Asbestos: An Overview
If you watch a lot of home renovation shows, or maybe you've had some renovations in your own home, you may have heard about asbestos. But oftentimes, asbestos isn't very well explained in what it is, where you can find it, and how it affects your health.
Asbestos is a naturally occurring mineral known for its fibrous looking crystals. However, natural does not equate to healthy.
The appeal in using asbestos in building materials stemmed from the mineral's sturdiness. Resistance to heat, corrosion and electricity were all pluses in using asbestos. Then, through scientific and medical studies, it came into mainstream knowledge how terrible asbestos is for a person's health. Asbestos soon became known for causing several types of lung and colon cancer, asbestosis, and general respiratory health problems.
The EPA widely banned most asbestos containing products by 1989, but it's thought that stockpiles of these products were used throughout the 1990's. Thus, the likelihood asbestos was used in structures increases the older that structure is. But where in these buildings and homes can asbestos be found?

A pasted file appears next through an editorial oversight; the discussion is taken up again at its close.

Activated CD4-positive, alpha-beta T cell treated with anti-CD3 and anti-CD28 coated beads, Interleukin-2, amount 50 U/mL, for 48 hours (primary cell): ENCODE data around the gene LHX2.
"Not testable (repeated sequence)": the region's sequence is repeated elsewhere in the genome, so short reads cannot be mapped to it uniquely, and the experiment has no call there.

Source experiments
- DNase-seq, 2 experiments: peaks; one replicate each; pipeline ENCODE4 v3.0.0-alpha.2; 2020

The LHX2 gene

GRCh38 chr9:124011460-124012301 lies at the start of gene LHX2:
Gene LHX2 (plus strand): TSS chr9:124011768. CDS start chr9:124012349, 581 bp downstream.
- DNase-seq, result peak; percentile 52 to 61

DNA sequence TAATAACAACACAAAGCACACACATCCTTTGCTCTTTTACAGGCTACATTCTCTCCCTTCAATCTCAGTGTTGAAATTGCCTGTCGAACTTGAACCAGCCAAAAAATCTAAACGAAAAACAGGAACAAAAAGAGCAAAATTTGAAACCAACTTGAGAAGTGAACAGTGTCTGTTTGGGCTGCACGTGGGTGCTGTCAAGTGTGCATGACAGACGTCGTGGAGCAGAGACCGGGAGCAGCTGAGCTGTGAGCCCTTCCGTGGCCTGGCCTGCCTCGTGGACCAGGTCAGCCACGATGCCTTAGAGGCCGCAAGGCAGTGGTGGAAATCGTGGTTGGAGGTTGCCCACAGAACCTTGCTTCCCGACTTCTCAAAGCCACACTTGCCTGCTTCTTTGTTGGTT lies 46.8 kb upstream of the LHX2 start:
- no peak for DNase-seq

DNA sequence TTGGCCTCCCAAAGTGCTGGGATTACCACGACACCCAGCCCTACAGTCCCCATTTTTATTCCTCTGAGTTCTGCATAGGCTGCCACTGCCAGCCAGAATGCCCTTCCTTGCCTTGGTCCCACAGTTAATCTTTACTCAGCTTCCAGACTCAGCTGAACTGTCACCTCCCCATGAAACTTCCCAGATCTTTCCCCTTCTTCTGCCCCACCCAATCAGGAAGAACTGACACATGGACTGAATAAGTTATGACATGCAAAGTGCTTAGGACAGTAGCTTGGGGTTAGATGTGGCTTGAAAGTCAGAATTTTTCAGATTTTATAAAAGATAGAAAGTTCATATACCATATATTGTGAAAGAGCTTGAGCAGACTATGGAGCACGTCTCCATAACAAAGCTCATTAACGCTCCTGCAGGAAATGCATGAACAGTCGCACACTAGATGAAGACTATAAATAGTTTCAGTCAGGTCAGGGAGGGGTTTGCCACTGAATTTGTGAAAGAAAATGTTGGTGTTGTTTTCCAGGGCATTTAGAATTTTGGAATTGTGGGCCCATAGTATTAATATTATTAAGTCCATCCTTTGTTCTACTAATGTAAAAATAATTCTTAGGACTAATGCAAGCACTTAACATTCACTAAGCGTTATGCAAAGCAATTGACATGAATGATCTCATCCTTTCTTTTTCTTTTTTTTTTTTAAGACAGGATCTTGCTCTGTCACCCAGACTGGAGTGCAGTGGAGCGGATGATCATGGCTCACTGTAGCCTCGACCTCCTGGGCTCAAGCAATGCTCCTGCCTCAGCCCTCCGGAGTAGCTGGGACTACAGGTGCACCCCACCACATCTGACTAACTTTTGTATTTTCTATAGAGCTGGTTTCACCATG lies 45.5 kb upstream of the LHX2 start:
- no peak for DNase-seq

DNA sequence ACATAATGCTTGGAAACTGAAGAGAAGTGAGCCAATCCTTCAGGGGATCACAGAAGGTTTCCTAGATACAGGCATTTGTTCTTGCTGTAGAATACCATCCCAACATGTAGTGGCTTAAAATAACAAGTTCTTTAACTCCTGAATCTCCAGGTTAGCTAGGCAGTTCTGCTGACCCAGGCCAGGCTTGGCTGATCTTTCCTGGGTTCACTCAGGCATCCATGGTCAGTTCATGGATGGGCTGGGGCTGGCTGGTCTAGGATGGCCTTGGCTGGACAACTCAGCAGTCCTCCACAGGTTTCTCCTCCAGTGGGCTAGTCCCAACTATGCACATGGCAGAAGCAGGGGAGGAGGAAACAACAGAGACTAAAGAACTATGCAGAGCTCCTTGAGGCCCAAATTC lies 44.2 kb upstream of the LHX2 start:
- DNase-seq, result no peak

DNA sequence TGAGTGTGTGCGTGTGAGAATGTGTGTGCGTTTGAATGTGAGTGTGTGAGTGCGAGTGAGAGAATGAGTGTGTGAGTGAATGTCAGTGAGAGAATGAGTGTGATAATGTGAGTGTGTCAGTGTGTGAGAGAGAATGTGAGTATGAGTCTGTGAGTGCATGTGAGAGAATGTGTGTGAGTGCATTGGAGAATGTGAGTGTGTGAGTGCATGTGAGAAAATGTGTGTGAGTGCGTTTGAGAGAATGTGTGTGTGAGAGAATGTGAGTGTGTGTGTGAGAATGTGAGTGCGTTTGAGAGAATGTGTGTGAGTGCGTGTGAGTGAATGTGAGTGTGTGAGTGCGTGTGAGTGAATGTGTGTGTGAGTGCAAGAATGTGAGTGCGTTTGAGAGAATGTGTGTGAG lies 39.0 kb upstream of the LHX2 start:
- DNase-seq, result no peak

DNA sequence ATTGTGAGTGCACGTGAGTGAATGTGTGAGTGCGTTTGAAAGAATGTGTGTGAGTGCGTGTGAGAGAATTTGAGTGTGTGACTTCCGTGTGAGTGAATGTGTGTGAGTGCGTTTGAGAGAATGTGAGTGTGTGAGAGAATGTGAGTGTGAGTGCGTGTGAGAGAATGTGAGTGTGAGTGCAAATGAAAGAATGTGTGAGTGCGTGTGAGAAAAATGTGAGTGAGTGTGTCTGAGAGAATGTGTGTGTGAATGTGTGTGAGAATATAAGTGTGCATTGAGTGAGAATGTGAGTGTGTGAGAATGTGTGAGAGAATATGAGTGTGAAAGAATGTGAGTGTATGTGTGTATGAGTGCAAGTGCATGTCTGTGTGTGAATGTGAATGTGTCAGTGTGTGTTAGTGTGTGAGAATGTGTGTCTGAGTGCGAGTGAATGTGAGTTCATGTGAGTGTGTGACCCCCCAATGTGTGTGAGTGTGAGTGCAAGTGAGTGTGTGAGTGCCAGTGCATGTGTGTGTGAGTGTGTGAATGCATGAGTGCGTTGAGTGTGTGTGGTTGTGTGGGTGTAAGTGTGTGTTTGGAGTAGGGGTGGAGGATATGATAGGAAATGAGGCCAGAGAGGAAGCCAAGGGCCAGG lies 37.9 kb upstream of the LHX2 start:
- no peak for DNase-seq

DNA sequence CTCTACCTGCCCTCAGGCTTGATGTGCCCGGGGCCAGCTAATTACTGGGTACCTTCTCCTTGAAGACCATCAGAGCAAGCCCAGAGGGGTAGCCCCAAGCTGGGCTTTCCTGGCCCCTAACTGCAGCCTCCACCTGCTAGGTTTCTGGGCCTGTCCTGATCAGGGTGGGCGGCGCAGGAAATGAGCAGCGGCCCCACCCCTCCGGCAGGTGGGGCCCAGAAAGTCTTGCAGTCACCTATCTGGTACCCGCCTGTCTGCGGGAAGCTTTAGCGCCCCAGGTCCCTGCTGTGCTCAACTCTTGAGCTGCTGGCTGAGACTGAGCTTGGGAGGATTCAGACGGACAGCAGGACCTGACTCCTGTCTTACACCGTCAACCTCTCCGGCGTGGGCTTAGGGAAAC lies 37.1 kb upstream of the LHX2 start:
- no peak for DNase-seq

Well, lots of places! Starting from the roof: the roof felt and shingles, gutters, loose insulation, and even soffit boards. Within the home incandescent lighting, artificial fireplace logs, the backings of recessed lighting, and even outlets and switches. Pipe insulation, heat reflectors, boiler or furnace insulation, flooring, and more are also included in this.
Your home may have asbestos, so it’s important to use proper safety equipment and precautions to protect yourself and your family when having any renovations, remodeling, or maintenance done on your home.